There was an interesting piece in the Weekend Edition of The Wall Street Journal on Saturday. It was an interview with Anna Schwartz of the National Bureau of Economic Research (NBER). If the name is unfamiliar to you, she was the co-author with Milton Friedman of A Monetary History of the United States, published in 1963. She is 92 years old and is considered one of the preeminent monetary economists.
The most interesting part of the interview was near the end. She believes that Mr. Bernanke is fighting the last war, i.e. treating the current situation as if it were the same as The Great Depression. According to Dr. Schwartz, the issue back then was one of liquidity. In the period immediately following the Stock Market Crash, liquidity dried up. The Fed compounded the problem back then by tightening up on liquidity – starving the financial system of what was needed to keep running.
But Dr. Schwartz feels that this is not a liquidity crisis, rather a crisis of confidence. If that is true, the Fed can pump as much liquidity into the system as it wants, but until lenders feel confident that they’ll be repaid, little is going to happen. She also feels that Secretary Paulson’s original proposal to purchase the bad debt may have been more effective than the current Fed attempts.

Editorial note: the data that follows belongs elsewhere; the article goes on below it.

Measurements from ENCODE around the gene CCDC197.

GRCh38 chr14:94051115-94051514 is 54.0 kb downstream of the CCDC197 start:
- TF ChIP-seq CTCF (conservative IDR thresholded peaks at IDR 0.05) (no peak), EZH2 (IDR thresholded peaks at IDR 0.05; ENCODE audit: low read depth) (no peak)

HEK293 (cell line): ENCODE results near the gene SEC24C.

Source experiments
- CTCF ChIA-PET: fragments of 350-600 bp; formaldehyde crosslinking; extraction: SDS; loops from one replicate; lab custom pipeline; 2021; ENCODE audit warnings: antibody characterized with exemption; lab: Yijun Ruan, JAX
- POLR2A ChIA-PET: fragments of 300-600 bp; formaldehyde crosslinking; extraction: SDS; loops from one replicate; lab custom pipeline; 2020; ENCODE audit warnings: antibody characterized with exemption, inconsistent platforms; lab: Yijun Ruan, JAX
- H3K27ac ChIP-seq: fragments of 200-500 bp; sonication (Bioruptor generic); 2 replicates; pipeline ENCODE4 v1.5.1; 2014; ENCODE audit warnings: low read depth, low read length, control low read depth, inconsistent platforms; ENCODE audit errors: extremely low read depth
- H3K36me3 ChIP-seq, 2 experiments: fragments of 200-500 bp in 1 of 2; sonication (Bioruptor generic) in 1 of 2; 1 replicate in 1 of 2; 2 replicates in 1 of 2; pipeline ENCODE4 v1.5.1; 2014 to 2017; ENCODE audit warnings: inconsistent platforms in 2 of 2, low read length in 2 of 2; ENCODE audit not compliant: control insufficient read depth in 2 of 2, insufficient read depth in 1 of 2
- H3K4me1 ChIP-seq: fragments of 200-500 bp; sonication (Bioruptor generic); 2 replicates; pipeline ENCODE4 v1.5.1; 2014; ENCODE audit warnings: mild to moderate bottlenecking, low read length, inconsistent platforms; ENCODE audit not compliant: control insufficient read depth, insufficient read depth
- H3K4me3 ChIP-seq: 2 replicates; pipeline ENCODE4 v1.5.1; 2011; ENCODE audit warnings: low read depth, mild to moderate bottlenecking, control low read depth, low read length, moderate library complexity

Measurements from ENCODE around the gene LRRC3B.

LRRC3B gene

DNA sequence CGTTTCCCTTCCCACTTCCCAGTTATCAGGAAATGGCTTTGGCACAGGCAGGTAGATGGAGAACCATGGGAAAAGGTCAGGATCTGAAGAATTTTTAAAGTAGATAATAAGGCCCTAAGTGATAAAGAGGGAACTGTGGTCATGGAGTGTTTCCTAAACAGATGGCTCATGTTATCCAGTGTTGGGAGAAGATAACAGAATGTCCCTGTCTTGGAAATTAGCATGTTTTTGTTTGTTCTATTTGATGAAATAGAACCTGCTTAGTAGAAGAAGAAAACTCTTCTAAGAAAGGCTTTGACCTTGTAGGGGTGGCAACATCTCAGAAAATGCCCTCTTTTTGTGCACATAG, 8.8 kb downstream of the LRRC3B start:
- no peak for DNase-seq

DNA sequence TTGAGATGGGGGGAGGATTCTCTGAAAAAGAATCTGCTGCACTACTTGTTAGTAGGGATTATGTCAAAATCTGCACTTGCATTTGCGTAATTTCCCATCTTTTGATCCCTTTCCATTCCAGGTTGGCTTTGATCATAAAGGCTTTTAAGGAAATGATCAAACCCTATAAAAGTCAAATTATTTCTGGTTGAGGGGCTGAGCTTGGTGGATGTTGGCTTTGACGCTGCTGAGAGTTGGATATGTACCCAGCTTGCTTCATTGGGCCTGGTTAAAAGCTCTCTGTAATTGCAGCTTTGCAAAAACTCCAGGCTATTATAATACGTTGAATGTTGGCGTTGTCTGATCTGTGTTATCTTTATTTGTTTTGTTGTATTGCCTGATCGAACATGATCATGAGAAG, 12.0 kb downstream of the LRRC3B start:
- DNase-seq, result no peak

This can make for an interesting discussion in classes discussing current events and monetary policy. It may also be the basis for some lively debates, either in class or on-line if you have a class chat room, blog or wiki. I would submit that another of her comments may also provide some fodder for discussion. About half-way through the piece, Schwartz says “Everything works much better when wrong decisions are punished and good decisions make you rich.” She continues, “It’s very easy when you’re a market participant to claim that you shouldn’t shut down a firm that’s in really bad straits because everybody else who has lent to it will be injured. Well, if they lent to a firm that they knew as pretty rocky, that’s their responsibility. And if they have to be denied repayment of their loans, well they wished it on themselves.”
This brings me to my question on this blog. How many of you use classroom blogs/wikis/chats to extend classroom discussion? If you don’t, is it a decision you made or one that is imposed by your school or district? I’m curious as it might help us at the Powell Center decide what we can do further take advantage of this medium.
I look forward to your comments.